I received this book for free from Publisher in exchange for an honest review. This does not affect my opinion of the book or the content of my review.
This post contains affiliate links you can use to purchase the book. If you buy the book using that link, I will receive a small commission from the sale.
Released: October 29, 2013
Genre: Urban Fantasy
Series: Guild Hunter #6
“The sole reason why I fell in love with this series in the first place was because of this couple.” ~Under the Covers
Queen of Paranormal Romance, Nalini Singh returns to the Guild Hunter series with Elena and Raphael. The sole reason why I fell in love with this series in the first place was because of this couple. I loved Raphael as a hero because he was this god-like creature whose power is unparalleled in the world he has created. But in the first book, we saw him succumb to a more human emotion that makes him more endearing and real: love.
Raphael undergoes a few changes in this latest installment. When birds and angels begin to drop from the sky for the duration of five horrific minutes, New York is put into a state of panic as they try to find out what happened and deal with the number of deaths this has caused. Elena, with the help of her friends, Ransom, Sara and even Deacon try to find out what it is that has caused what they call The Falling.
The threat becomes more dire when Raphael bears an unidentified mark on his face that is slowly spreading. Could it be linked to the infection that is trolling the city? Furthermore, the all-powerful Raphael is hearing voices in his sleep, a symptom of madness that his father once had as well. Who are the voices he hears and does this mean that the Archangel of New York is swirling into madness?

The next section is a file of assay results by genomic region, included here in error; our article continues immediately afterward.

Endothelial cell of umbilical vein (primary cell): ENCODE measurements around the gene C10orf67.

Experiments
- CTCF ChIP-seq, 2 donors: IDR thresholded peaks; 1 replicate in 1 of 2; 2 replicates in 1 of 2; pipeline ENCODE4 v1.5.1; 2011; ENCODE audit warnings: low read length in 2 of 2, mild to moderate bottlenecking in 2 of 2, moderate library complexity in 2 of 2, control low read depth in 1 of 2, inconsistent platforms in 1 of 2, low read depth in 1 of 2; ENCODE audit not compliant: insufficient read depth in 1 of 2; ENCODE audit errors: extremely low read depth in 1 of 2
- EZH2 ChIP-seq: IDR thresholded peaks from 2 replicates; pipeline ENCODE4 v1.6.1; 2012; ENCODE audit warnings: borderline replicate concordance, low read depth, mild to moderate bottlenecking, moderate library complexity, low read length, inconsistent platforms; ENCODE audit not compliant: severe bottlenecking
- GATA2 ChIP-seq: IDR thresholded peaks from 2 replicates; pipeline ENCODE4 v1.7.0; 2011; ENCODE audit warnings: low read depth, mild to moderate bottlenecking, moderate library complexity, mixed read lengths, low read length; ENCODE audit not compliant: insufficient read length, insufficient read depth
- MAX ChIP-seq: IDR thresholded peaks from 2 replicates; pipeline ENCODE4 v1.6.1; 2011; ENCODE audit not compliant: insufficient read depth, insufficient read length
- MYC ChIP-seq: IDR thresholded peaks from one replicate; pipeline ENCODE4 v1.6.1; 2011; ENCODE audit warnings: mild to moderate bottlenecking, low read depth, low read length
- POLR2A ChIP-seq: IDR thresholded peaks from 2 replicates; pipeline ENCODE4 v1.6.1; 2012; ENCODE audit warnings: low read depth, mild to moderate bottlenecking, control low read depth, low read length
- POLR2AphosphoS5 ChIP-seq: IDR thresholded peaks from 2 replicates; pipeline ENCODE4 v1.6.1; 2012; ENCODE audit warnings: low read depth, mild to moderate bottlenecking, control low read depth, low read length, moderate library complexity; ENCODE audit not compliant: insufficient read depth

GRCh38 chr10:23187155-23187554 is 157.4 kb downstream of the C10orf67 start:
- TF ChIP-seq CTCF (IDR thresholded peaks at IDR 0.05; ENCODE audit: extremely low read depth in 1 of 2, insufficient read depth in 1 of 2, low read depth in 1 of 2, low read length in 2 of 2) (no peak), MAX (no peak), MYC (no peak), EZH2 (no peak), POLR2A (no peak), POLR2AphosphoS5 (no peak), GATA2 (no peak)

Elena’s character has always been relatable in this series, but I feel that is amplified more in this book. We’ve learned of her tragic past and how Slater ruined her life and took those of her mother and sisters. But this time, we get more detail about the event and Elena’s reactions to that kind of loss. We also see her relationship with her father and how grief still remains as a heavy blanket over them even years later.
The politics once again come into play. With Lijuan and her army becoming a threat again and Raphael’s mother, Caliane stirring up more trouble when she declares that there will never be easiness between her and Lijuan, tension mounts until the threat of war soon becomes an issue.
What I love about this series is the lush descriptions that paint out the whole scenery in my mind. This world in my mind is so clear and vivid because of Singh’s attention to detail. While not my favorite of Elena and Raphael’s books, ARCHANGEL’S LEGION is a solid installment to the series. It addresses the darkest elements of Elena and Raphael’s most greatest fears and tackles them, making for incredible character development and just a wonderful story.
If you haven’t already read this series, then I highly suggest you do. It still remains as one of my favorites.
*ARC provided by publisher
About the Author
I’ve been writing as long as I can remember and all of my stories always held a thread of romance (even when I was writing about a prince who could shoot lasers out of his eyes). I love creating unique characters, love giving them happy endings and I even love the voices in my head. There’s no other job I would rather be doing. In September 2002, when I got the call that Silhouette Desire wanted to buy my first book, Desert Warrior, it was a dream come true. I hope to continue living the dream until I keel over of old age on my keyboard.
I was born in Fiji and raised in New Zealand. I also spent three years living and working in Japan, during which time I took the chance to travel around Asia. I’m back in New Zealand now, but I’m always plotting new trips. If you’d like to see some of my travel snapshots, have a look at the Travel Diary page (updated every month).
So far, I’ve worked as a lawyer, a librarian, a candy factory general hand, a bank temp and an English teacher and not necessarily in that order. Some might call that inconsistency but I call it grist for the writer’s mill.